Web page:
was founded in 1904 in Cleveland, Ohio, as a partnership between two cousins: inventor John Lincoln and industrialist Peter Hitchcock. Lincoln had developed a new and better arc-type light bulb while working with the Brush Development Company. He convinced Hitchcock to use his financial resources to develop, manufacture, and market the bulb. By the time the two formed their partnership, however, the inventor Thomas Edison had announced the development of his incandescent light bulb, rendering null Lincoln's advances of the clearly inferior arc bulb. The partners were dismayed at this unfortunate turn of events, but Lincoln revealed that he had also been working on a new type of direct current (D-C) motor. Direct current was the primary means of electrification at the time because alternating current was considered dangerous and unpredictable. Lincoln invented the first adjustable speed direct current motor, and Hitchcock fronted the money to begin manufacturing. They shipped their first industrial electric motor in 1905. The two named their new company after the inventor: Lincoln Electric Motor Works.
When Hitchcock died in 1907, Lincoln sold his interest in the company to Charles and Ruben Hitchcock, Peter's sons. The youngest, Ruben, took over the company. Having little business or electrical experience, Ruben sought a new president. He found one in Clarence Collens, a Yale graduate, who stayed with the company in that capacity for the next forty years. Ruben Hitchcock served as executive vice-president. When Collens came on as president, the company was incorporated as Reliance Electric and Engineering Company. There had been some confusion in the Cleveland business community prior to the name change--another electric concern in the area was named Lincoln Electric.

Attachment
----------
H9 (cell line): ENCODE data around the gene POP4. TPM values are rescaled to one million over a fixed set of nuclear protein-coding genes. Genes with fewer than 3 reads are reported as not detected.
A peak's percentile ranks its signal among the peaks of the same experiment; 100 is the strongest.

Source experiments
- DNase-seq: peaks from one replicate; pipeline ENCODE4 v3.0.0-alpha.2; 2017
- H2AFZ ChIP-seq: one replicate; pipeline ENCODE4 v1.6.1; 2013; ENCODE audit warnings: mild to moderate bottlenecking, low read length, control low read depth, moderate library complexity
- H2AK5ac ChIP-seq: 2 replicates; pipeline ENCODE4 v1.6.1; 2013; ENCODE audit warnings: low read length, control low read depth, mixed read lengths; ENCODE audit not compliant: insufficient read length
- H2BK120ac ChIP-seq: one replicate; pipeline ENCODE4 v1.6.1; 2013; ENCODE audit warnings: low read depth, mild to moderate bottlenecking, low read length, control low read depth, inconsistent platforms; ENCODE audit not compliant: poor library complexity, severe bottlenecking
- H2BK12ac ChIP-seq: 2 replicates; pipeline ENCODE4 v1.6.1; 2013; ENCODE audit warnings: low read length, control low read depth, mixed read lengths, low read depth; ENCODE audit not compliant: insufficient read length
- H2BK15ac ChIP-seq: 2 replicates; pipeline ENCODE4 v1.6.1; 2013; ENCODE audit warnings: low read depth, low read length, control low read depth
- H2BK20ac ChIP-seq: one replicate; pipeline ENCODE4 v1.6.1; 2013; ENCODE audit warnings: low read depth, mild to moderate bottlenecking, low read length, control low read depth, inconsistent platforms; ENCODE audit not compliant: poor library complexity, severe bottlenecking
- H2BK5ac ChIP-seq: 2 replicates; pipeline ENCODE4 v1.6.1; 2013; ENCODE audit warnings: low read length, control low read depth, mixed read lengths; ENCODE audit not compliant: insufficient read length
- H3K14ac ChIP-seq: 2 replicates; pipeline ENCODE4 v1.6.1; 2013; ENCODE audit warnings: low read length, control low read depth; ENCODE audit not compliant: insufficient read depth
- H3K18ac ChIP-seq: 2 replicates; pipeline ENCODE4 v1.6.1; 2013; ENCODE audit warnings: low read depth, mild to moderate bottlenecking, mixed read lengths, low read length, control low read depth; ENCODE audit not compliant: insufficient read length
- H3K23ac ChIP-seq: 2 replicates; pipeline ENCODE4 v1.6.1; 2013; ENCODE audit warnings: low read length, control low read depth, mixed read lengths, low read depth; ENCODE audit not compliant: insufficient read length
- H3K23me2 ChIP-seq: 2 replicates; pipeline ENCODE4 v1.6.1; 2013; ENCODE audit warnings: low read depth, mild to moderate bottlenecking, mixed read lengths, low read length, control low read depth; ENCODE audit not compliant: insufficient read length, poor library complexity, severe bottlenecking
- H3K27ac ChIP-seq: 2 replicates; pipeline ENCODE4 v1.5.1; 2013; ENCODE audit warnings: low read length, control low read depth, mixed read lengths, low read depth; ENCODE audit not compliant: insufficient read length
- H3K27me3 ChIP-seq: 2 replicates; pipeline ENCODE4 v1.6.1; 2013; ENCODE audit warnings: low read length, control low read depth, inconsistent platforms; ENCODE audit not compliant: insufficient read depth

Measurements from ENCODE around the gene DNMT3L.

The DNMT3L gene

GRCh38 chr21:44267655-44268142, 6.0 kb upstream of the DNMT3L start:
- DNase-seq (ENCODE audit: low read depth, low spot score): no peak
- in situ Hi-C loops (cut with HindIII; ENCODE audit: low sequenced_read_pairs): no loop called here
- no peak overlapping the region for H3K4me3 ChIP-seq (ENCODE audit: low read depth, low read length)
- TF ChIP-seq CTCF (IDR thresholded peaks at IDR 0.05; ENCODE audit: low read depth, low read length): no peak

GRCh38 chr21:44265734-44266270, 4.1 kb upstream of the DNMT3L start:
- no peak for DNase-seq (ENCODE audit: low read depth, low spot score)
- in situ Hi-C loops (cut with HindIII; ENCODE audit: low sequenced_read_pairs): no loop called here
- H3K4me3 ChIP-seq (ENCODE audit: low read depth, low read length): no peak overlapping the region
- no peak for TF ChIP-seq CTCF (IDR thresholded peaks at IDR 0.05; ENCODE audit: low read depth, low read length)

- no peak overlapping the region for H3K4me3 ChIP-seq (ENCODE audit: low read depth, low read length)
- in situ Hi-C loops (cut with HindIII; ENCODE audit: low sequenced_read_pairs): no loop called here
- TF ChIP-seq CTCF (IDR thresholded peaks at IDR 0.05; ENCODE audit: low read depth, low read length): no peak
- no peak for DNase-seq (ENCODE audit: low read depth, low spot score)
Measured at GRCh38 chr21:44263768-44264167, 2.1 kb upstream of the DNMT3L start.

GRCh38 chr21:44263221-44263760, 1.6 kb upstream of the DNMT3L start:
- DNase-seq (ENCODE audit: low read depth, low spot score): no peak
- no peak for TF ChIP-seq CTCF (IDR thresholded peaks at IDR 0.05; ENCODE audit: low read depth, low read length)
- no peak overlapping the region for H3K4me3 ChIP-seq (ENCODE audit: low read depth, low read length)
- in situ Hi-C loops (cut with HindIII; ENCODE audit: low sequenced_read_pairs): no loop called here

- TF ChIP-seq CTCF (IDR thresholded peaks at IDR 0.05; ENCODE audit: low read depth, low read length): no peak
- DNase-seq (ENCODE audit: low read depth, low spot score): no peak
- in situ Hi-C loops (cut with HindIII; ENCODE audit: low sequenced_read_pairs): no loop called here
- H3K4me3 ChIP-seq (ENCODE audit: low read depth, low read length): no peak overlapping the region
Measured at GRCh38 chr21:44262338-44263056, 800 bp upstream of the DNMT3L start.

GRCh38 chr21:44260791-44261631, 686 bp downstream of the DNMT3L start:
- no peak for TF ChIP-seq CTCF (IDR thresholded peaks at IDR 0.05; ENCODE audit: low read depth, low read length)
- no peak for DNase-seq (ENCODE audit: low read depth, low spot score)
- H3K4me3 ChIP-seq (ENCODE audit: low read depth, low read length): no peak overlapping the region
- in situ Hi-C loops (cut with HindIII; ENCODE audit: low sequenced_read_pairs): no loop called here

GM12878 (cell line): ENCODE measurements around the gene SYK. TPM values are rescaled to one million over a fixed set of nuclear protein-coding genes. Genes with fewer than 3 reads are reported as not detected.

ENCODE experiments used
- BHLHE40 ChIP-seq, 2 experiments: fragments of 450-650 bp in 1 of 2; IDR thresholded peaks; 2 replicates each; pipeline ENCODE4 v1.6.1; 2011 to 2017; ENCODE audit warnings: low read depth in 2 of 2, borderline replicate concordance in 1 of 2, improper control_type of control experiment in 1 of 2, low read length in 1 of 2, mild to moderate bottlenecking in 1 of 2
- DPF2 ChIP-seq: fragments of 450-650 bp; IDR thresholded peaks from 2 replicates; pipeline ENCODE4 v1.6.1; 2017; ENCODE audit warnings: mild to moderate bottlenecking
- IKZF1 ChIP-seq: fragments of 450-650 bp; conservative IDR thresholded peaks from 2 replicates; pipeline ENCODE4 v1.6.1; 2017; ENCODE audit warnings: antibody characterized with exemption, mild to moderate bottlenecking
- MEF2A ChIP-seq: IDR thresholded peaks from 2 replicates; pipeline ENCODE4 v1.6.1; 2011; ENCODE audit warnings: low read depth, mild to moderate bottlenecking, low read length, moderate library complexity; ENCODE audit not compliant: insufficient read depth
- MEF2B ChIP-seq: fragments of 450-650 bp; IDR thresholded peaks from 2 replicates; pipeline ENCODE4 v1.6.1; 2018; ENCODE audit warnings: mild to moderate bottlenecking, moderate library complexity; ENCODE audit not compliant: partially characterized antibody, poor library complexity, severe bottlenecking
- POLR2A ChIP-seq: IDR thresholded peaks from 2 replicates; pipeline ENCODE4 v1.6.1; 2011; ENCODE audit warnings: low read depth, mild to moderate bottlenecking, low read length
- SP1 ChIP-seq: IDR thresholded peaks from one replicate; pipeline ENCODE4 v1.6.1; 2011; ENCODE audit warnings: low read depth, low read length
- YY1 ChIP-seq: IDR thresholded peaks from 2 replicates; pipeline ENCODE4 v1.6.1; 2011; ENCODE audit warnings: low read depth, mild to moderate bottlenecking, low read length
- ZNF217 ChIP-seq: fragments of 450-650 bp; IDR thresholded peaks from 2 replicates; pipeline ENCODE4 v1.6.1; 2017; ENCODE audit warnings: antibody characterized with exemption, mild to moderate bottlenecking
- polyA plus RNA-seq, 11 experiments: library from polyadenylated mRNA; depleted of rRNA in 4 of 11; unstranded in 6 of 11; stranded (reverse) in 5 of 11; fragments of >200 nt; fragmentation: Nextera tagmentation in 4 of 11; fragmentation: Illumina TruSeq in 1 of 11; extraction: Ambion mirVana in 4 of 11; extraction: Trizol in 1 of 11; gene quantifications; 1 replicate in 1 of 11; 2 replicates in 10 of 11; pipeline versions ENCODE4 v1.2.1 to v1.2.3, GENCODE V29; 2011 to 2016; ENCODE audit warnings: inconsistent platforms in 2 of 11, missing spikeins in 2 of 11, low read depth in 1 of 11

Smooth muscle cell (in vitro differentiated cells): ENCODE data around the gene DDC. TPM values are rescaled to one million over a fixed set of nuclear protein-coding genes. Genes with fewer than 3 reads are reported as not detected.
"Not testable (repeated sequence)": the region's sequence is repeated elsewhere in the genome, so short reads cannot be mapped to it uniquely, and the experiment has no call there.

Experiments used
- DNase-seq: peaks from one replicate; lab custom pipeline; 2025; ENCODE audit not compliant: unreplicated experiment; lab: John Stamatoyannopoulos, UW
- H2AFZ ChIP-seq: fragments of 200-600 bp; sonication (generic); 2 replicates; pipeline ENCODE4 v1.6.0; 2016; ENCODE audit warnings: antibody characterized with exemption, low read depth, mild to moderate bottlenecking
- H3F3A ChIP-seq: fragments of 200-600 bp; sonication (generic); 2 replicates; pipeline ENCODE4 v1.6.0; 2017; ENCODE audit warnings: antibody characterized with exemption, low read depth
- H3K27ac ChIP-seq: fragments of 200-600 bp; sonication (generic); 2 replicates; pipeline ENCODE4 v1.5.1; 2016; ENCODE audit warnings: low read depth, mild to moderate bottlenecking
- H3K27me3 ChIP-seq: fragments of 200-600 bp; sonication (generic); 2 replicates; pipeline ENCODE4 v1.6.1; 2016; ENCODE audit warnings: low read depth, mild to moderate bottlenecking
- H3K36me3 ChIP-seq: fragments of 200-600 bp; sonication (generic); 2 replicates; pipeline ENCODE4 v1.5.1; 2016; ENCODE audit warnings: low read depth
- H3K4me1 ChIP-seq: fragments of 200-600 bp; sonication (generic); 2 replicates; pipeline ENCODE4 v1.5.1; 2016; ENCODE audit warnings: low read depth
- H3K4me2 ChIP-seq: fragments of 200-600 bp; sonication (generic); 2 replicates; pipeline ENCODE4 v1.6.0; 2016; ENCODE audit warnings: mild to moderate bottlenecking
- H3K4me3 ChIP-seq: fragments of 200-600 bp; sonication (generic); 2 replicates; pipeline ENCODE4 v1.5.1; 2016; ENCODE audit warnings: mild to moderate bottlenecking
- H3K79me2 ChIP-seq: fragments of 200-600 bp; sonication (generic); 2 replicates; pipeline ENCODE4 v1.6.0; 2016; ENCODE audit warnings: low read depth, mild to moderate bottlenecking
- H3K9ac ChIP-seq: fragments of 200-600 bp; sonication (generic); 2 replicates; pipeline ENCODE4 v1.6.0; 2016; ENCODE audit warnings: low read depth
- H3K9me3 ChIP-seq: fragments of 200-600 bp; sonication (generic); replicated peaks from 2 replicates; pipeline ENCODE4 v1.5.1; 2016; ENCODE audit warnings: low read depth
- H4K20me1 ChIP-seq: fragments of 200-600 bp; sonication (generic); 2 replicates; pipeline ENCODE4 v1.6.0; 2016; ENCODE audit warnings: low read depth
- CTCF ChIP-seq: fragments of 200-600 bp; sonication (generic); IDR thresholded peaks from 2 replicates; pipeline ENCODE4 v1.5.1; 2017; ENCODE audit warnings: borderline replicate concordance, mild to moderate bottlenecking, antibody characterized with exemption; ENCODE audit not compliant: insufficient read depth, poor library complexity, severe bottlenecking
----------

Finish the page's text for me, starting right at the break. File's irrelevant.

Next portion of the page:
The variable speed motor, or armature shifting motor, as it was known in the trade, was Reliance's only product until 1913. That year, the company's chief engineer, Alex McCutcheon, designed a T-line D-C motor that soon became Reliance's primary product. It was used in many of Cleveland's booming steel mills and was a mainstay of the product line until the early 1950s. Reliance began to design and manufacture industrial alternating current (A-C) motors in the 1920s, but the company was late to join the race to convert to A-C. A-C generation had been developed around the turn of the century, and came into heavy use in industry by 1910. General Electric Company
(GE) and Westinghouse Electric Company
had used the ensuing decade to become well-established producers of industrial A-C motors. Combined, GE and Westinghouse held 50 percent of the United States' total industrial electric business. As industry leaders, they established the prices that the rest of the market followed. Reliance executives soon realized that they needed to find a niche for their company to remain competitive and profitable. They decided to concentrate on becoming a flexible, timely supplier of industrial motors, emphasizing the applied engineering aspect of the business. To accomplish this conversion, Reliance hired sales representatives with technical knowledge. These representatives would not just sell Reliance products, they would also investigate customers' needs and recommend equipment to get the job done. One of the salesman, Jim Corey, proved his technical expertise when he received a patent for an adjustable voltage, multi-motor control system for use in the paper and textile industries. Corey was not trained as an electrical engineer. He had started at Reliance as a "blueprint boy," then moved up to become a draftsman, salesman, sales manager, vice-president of sales, and eventually president of the company.
Reliance made its first inroads into the A-C business in 1927 with a modification of the General Electric enclosed fan-cooled motor. The GE model was not well suited for the high-particulate environment found in most automotive factories, so Reliance copied and improved the motor for those specific conditions. A lucrative contract with General Motors for the manufacture of its new Pontiac cars gave Reliance just the push it needed to get established in alternating current motors.